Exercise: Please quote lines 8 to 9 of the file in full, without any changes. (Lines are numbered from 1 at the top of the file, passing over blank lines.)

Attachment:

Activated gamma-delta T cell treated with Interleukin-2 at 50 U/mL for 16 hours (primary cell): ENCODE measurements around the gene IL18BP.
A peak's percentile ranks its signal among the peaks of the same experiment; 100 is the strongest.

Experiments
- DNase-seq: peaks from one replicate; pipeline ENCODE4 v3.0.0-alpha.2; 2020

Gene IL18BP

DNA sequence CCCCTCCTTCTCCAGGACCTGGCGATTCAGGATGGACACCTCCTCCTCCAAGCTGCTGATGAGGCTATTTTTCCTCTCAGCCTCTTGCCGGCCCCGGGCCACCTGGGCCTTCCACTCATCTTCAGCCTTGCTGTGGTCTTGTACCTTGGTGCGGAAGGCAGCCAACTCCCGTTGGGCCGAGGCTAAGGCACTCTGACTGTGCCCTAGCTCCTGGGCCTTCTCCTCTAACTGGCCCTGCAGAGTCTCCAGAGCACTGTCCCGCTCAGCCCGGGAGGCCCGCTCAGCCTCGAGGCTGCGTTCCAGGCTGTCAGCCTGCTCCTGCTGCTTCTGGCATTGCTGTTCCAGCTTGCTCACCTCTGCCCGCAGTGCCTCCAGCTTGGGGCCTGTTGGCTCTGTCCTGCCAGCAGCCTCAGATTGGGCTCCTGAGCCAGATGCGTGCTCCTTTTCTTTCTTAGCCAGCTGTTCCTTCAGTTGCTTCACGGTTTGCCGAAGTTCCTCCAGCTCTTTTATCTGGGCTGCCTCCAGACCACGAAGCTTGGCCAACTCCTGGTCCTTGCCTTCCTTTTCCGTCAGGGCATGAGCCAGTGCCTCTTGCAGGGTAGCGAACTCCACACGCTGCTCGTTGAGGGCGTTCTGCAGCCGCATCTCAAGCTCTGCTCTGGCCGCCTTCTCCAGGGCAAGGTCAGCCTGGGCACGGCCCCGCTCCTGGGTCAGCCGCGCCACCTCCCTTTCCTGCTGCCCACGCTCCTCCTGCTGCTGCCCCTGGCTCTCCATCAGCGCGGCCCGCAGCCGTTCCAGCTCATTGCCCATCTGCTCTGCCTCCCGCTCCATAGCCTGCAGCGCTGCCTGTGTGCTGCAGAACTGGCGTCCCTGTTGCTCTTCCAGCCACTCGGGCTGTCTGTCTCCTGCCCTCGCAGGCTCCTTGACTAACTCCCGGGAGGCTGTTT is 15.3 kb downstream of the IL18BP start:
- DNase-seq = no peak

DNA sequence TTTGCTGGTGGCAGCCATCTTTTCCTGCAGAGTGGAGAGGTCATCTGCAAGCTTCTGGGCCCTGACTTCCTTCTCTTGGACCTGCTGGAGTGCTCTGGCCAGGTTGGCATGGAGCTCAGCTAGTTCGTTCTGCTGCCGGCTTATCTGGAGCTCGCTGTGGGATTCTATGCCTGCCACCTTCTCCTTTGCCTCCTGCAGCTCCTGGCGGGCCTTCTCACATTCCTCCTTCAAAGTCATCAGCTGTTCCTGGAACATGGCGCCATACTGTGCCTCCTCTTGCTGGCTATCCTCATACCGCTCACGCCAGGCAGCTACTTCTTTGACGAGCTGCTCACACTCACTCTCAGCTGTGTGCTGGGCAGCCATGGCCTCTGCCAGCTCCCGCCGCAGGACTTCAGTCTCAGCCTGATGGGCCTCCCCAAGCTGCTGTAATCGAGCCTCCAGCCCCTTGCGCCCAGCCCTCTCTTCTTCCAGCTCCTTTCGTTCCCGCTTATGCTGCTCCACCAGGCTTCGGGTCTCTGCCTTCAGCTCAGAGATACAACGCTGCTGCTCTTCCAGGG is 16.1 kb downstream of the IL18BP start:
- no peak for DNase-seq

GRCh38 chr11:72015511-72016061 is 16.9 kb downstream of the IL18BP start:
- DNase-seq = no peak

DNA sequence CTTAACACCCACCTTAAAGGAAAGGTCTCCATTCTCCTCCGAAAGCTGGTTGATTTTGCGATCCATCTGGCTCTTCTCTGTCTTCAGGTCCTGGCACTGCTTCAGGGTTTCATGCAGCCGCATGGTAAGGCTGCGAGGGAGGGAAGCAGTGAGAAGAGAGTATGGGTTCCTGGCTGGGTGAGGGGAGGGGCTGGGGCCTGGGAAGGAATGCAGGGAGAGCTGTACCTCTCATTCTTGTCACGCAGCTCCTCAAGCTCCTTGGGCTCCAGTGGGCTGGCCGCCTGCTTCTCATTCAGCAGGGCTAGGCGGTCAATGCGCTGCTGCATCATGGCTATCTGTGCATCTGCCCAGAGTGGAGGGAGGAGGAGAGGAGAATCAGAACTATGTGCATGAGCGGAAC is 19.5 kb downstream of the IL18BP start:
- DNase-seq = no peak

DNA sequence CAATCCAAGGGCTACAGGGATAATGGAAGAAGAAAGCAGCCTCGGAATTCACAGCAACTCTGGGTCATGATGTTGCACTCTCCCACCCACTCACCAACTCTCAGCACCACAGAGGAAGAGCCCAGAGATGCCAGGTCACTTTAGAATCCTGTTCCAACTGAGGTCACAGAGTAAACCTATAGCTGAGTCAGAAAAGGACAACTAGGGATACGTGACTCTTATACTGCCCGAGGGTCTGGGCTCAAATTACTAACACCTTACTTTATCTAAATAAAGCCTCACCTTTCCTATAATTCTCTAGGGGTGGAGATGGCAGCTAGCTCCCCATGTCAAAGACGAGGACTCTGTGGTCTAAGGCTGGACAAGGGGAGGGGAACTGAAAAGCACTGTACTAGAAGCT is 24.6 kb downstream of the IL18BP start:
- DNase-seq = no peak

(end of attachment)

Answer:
DNA sequence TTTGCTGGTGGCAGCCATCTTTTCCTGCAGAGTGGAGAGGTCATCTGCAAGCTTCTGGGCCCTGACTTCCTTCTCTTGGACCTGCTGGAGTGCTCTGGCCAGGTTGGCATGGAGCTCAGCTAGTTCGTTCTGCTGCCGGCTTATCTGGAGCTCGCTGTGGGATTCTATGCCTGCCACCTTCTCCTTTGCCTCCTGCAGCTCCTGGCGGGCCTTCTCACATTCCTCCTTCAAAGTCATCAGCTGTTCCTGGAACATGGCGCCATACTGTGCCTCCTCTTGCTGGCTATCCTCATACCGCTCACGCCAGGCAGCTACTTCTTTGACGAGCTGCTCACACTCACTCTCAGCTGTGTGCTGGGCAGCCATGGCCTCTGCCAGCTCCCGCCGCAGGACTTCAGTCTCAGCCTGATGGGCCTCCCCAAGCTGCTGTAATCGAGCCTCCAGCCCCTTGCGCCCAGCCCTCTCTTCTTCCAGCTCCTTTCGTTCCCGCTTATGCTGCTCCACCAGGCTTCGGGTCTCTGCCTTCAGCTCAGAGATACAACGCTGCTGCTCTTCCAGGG is 16.1 kb downstream of the IL18BP start:
- no peak for DNase-seq